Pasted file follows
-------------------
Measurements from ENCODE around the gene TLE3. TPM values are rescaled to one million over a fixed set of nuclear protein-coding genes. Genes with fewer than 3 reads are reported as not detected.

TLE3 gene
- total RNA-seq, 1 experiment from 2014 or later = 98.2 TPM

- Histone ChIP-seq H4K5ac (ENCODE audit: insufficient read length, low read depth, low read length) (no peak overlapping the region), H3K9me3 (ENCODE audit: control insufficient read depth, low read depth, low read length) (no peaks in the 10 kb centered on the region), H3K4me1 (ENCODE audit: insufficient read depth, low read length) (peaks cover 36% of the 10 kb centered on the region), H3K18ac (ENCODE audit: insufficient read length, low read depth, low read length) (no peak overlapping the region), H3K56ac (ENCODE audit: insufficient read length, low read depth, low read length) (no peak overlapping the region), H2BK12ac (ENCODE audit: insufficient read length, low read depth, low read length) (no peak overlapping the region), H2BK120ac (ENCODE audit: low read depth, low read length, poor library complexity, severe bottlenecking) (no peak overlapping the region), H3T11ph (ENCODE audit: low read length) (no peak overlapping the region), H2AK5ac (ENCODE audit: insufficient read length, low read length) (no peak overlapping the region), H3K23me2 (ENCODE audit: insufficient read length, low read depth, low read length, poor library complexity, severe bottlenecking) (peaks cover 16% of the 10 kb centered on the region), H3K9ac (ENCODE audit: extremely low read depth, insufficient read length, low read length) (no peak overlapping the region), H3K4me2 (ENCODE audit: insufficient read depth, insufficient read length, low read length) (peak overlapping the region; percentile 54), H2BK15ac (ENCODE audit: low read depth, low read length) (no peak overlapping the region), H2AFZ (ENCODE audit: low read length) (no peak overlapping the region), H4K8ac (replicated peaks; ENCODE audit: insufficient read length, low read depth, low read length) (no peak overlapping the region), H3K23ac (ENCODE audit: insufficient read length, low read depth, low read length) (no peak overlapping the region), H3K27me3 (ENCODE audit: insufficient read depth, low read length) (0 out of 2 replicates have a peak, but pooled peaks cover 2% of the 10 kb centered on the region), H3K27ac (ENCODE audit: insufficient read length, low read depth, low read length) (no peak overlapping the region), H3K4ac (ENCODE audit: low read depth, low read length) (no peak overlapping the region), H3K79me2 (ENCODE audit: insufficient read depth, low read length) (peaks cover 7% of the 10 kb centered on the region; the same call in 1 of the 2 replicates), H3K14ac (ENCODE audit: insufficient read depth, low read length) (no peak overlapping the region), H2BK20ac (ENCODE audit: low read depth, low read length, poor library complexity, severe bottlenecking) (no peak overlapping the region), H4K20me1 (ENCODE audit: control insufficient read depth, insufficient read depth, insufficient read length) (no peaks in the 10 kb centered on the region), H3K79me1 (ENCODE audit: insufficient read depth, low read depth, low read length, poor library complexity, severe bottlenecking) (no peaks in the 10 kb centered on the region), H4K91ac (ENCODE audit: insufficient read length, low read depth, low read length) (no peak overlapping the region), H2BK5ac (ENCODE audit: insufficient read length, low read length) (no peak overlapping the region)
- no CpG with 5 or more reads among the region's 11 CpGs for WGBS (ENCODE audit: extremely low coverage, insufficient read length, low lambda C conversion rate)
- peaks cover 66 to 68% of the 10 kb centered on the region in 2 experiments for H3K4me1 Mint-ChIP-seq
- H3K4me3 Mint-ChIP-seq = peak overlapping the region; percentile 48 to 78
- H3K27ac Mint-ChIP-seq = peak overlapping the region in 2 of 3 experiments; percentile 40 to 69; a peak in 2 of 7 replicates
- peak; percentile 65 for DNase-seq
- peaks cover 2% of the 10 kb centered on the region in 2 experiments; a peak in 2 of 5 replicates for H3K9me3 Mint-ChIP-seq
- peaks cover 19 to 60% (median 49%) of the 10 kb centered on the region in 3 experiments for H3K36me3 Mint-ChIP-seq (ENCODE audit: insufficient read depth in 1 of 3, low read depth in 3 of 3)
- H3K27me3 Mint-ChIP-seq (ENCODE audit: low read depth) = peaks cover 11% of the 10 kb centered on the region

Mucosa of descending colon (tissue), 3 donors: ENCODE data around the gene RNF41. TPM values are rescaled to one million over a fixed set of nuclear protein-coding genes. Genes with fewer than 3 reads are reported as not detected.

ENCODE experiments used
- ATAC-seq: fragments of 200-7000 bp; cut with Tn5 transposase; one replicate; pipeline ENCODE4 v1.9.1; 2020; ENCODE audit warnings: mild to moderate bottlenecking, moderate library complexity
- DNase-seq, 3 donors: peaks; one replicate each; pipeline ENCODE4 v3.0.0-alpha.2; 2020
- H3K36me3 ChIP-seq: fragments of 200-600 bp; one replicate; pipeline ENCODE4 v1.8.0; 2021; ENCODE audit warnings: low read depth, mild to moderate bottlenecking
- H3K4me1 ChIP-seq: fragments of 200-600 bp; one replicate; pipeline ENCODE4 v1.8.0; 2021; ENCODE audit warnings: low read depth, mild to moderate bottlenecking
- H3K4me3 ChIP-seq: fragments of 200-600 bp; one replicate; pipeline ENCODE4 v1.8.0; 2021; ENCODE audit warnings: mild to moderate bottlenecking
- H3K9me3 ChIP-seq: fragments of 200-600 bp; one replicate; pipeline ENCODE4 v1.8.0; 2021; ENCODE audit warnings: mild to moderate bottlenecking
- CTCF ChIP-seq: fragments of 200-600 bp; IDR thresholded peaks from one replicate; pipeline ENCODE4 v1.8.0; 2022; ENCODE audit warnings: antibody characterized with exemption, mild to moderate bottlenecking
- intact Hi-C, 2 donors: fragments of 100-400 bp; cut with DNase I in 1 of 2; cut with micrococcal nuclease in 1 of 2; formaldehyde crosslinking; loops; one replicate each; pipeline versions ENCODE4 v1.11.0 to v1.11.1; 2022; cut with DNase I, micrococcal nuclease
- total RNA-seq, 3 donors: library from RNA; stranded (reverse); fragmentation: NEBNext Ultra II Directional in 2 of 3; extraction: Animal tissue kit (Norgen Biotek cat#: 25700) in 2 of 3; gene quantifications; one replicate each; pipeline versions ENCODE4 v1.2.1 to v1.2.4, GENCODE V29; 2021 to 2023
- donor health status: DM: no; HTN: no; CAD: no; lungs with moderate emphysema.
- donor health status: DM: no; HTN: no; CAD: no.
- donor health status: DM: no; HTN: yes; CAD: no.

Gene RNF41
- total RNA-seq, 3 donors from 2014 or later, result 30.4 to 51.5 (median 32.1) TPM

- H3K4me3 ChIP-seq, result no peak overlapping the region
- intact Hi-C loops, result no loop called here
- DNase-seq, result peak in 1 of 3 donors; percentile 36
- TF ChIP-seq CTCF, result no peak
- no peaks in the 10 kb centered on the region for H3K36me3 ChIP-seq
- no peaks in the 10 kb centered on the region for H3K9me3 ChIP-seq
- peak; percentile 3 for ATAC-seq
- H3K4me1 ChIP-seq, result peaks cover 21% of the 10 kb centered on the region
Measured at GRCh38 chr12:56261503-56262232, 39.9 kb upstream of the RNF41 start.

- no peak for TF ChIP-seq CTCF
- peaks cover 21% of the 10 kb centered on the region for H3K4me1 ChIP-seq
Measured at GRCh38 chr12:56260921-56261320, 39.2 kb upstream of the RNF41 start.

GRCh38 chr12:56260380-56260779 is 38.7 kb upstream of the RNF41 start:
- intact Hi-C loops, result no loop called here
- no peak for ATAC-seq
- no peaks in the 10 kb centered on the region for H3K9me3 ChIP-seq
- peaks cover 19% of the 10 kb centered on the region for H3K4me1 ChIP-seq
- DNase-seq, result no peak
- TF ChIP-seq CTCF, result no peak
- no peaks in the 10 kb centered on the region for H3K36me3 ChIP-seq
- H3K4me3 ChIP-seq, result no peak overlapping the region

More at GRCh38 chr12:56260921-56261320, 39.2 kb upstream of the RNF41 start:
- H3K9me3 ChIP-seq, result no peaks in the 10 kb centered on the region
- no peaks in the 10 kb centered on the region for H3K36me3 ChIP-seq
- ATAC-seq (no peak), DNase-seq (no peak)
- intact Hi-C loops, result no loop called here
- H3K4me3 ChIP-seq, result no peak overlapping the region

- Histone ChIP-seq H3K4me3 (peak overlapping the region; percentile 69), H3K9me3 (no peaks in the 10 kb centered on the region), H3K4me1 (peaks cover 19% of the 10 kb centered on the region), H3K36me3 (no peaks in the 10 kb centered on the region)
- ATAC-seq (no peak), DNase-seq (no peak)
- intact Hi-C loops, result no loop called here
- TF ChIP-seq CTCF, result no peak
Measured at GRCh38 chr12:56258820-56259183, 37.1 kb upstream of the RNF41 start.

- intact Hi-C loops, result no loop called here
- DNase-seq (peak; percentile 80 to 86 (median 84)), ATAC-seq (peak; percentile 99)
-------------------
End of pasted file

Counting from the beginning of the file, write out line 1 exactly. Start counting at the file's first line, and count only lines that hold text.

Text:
Measurements from ENCODE around the gene TLE3. TPM values are rescaled to one million over a fixed set of nuclear protein-coding genes. Genes with fewer than 3 reads are reported as not detected.